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Unlike Trump, Chamisa's lies won't work

by Knowledge Moyo
15 Jul 2018 at 10:22hrs | Views
In an American election campaign riddled with exaggerated claims, half-truths and outright lies, Donald Trump famously promised to Make America Great Again. 18 months in, how much he has succeeded is anyone's guess.

Closer to home, this weekend Nelson Chamisa took a leaf out of Trump's book with a typically outlandish speech at his latest campaign rally, in which he promised to change the country's name to Great Zimbabwe if elected.

24 hours on, and I am still baffled by both the bizarreness of this promise, and the contempt with which it seems Chamisa holds the voters.

Despite the progress in recent months, our economy is still struggling and people have real concerns. So what world is Chamisa living in to believe that changing the country's name is the answer to our problems? Is Great Britain struggling any less with the impact of Brexit because their country name includes the word Great? This is positively mind-boggling.

Either Chamisa believes that adding Great to Zimbabwe is a magic recipe for economic prosperity – in which case he is dangerously lacking the necessary intellect to be our president – or he thinks the voters are stupid enough to fall for this nonsense, in which case he doesn't deserve anyone's vote. Or maybe it's just that his expensive American advisers told him that it worked for Trump, and that was enough for him. In which case I am speechless. But whichever way you look at it, it doesn't reflect well on him.

But there is more. In the same speech, Chamisa also promised to move the seat of government and parliament to Gweru, a transparent play for the votes of the people of the Midlands. However, not wanting to risk offending the voters in Harare, he said that the Sunshine City will remain Zimbabwe's capital. The problem is that the essential function of a capital city is that it is the seat of government, so we must question what Chamisa has in mind for Harare as the ‘capital' of Zimbabwe.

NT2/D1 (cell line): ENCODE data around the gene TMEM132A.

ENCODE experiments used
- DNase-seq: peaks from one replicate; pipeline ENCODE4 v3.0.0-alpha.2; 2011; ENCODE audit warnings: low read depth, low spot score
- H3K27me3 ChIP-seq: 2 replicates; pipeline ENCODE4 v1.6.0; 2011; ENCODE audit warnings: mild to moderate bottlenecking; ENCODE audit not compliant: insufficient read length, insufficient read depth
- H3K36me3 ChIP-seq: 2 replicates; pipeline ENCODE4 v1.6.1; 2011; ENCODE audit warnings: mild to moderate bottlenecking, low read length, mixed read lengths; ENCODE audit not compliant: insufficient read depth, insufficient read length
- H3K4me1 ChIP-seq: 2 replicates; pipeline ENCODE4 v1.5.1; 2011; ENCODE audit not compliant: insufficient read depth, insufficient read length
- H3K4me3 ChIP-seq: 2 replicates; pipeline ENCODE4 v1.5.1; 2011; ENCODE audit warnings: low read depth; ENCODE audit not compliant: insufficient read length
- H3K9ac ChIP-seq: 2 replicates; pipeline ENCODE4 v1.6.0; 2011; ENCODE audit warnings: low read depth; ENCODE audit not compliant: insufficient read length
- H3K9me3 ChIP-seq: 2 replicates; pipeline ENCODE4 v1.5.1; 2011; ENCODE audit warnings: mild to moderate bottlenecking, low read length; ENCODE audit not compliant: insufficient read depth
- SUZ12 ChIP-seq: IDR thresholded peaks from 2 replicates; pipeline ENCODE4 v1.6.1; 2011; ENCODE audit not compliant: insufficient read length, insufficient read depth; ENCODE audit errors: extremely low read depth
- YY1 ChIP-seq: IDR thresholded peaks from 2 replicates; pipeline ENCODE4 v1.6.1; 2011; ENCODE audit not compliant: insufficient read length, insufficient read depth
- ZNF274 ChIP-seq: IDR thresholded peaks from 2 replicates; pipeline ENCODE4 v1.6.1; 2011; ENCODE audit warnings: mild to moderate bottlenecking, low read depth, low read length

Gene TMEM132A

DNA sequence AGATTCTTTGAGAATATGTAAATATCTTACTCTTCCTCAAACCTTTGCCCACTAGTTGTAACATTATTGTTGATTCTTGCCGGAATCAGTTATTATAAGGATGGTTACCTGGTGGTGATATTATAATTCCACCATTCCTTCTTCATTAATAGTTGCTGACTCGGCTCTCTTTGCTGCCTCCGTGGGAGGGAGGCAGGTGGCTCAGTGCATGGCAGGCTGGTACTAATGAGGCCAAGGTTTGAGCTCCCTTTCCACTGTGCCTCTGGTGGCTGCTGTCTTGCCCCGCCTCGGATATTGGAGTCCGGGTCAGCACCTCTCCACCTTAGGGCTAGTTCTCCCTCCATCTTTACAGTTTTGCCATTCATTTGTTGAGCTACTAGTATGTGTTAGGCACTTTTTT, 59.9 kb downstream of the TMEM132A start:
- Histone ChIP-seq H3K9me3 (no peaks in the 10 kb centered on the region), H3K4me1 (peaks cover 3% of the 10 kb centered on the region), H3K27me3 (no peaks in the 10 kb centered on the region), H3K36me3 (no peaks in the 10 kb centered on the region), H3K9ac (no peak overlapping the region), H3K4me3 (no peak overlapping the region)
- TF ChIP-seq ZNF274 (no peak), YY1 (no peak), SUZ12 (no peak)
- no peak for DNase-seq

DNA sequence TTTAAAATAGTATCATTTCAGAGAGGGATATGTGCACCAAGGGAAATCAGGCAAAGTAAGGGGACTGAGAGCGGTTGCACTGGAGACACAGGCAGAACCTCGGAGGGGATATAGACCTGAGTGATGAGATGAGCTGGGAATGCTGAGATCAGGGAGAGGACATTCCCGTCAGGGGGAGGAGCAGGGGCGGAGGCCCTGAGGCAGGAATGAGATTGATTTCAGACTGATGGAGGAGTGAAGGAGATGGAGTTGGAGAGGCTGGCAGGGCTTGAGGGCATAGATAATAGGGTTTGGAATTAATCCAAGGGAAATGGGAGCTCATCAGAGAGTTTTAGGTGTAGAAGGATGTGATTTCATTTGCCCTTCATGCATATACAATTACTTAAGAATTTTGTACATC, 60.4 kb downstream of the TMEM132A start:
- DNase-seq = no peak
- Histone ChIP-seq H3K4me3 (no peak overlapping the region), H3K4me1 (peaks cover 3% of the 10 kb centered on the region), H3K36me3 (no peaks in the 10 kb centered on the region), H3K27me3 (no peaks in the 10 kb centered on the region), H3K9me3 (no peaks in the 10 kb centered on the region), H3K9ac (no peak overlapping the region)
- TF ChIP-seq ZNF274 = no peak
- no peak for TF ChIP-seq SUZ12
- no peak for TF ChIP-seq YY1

Unfortunately it doesn't end there. Aware of the need for votes from Manicaland, he also committed that Mutare will be the centre for tourism. I'm still not quite sure how Chamisa plans to enforce this – will tourists be compelled to spend the majority of their time in Mutare? What if they want to visit Vic Falls?

Of course, none of this really matters. Chamisa probably won't win, and even if he does, he definitely won't move the government or force tourists to be based in Mutare.

The real issue then is why he feels that he can lie to the Zimbabwean voters with impunity.

Does he think we are stupid, gullible or both? Does he really think we believe he will build the fastest train in the world here, double the speed of the quickest train in history?

Does he really think we believe that Paul Kagame based his entire ICT policy on a brief conversation with him?

Does he really think we will believe he will solve our most complex problems in days if elected?

Of course, his expensive American advisers will be telling him that what worked for Trump will work for him, but there is a big difference here. Somebody should tell them that this is not America. The Zimbabwean voters are wise to the lies and disappointments of the past, from both main parties, and will not again be fooled by such childish stunts.

Rather than Trump, the American President his well-paid advisors should remind him of is Abraham Lincoln. For it was Lincoln who issued the immortal words, "You can fool all the people some of the time, and some of the people all the time, but you cannot fool all the people all the time."

On July 30th, Chamisa will realise just how true these words are, but by then, it will be too late.

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Source - Knowledge Moyo

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